The explosive growth in the internet is largely a result of the easy-to-use 'front ends' which are better known as HTML/HTTP compatible "browsers" with names such as - Mosaic, Netscape Navigator, and Microsoft Explorer.
The growth in the Web and the other Internet technologies created an interest in applying the Internet technologies to the internal business and organizational networks.
Right now these same data are indicative of what is going on in many companies internal networks--an Intranet Phenomena!
The Internet, which has been the hot technology for over three years now, addresses a universityís or non profit organization's communication challenge on how to effectively and economically communicate with itís alumni, donors and supporters about a variety of topics - especially when they are addressing a "global community".
The internal development communications problem is very similar to the external communications problem.
However, the solutions have been much different--it has been evolutionary, and as technology has improved, so have the solutions.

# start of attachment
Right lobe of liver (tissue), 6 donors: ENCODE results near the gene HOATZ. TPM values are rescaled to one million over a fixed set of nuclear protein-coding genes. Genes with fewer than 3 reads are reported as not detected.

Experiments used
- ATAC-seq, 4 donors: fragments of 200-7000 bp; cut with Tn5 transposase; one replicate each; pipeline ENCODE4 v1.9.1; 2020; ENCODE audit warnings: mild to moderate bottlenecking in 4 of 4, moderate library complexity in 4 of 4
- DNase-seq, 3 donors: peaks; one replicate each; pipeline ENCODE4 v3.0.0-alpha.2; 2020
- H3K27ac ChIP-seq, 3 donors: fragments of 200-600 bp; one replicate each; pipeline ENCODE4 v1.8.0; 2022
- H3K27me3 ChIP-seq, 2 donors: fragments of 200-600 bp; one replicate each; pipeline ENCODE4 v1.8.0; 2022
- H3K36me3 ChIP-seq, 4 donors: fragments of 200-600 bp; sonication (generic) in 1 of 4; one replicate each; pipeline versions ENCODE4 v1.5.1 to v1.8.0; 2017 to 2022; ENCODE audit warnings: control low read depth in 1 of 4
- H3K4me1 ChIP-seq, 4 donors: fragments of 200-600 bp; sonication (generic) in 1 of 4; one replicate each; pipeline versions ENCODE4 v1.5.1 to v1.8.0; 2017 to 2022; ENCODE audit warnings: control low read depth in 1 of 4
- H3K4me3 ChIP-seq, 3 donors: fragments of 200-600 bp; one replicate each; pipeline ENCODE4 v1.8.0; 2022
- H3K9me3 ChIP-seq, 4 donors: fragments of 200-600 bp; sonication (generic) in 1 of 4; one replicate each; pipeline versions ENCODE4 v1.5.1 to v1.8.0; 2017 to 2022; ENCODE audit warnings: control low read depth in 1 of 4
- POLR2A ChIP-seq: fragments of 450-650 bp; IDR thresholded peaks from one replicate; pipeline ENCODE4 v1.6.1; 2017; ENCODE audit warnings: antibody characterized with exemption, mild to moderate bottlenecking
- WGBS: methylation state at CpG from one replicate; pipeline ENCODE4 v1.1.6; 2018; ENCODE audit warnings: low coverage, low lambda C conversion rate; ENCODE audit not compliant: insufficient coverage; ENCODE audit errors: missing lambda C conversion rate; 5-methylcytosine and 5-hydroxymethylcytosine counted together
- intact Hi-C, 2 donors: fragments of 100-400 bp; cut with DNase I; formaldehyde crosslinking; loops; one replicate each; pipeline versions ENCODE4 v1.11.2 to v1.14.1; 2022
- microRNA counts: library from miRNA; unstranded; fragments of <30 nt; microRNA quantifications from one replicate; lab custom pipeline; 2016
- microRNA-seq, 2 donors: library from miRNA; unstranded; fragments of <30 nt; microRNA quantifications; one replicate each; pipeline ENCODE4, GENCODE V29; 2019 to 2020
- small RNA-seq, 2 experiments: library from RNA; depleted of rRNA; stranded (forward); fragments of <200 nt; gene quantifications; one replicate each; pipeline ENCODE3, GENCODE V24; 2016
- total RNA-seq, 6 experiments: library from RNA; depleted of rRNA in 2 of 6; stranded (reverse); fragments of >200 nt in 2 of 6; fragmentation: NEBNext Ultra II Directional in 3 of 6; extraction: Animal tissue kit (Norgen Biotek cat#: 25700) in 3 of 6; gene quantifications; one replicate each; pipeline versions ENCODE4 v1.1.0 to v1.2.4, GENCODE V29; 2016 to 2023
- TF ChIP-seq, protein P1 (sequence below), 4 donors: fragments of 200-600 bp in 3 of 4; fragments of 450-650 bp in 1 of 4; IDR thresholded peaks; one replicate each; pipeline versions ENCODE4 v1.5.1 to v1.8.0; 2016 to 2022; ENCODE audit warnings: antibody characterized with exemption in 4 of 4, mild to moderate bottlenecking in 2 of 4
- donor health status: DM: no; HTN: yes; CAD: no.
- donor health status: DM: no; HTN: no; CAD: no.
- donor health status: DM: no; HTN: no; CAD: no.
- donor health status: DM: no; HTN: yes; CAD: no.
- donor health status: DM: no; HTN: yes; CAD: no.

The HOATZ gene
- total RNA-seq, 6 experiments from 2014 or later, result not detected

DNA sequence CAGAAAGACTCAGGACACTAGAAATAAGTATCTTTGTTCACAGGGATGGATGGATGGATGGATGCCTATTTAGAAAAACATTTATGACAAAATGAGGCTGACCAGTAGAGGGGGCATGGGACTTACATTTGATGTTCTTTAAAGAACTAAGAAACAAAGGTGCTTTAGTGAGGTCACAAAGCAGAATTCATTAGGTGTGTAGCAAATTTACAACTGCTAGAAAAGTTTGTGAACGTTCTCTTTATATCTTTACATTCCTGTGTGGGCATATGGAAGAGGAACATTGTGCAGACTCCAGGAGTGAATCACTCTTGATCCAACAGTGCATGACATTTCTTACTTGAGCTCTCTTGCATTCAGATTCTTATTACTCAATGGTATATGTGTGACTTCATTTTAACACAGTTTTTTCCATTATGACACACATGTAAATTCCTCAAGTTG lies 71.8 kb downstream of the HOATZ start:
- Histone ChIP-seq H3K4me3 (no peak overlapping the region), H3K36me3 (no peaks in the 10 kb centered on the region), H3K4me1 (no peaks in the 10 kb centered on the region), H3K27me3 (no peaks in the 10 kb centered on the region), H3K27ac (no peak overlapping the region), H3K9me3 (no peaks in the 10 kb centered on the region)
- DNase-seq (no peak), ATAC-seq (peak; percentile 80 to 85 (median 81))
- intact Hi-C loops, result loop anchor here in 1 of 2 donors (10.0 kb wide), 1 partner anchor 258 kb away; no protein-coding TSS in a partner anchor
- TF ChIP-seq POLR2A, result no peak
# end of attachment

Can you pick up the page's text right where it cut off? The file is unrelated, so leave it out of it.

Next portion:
In the 1950ís and 1960ís, companies deployed main frames and terminals, and eventually mini computers or what are today called midrange systems.
In the 1980ís as IBM, Apple and other companies spawned the personal computer revolution, many terminals were replaced with PCs and terminal emulators. USC 's gift processing system is still using 1980's technology to run it's University Relation System (URS) information management system.
This growth of computing power on the desktop led to the development of Local Area Networks, or LANs, and the connection of computer to server led to the growth of client server solutions and more recently groupware solutions.
The latest developments in solving this problem focus on Internet technologies applied to the Intranet. [next]
How do you integrate your database to display the information over the Web without learning C/C++, AppleScript, Frontier or Perl or without adding complex calculations and HTML to your database?
A basic database-driven intranet includes the following:
A community of users with PC's or Mac's installed with a WWW browser such as Netscape or Explorer.
A dedicated computer with web server software. Check out Netscape or Internet Magazine for more information.
A SQL database which stores this information.
"Middle-ware" CGI software which links your web server to your database. Check out Tango and Cold Fusion.
An Intranet refers to that portion of an organizationís network that exists inside the firewall.
A firewall is usually a computer or router or combination of the two that allows only certain people or computers to access the internal network from the Internet.
The goal of the firewall is to allow internal computer users access to the Internet, while denying access to the internal network by hackers.
For on-site conference participants only.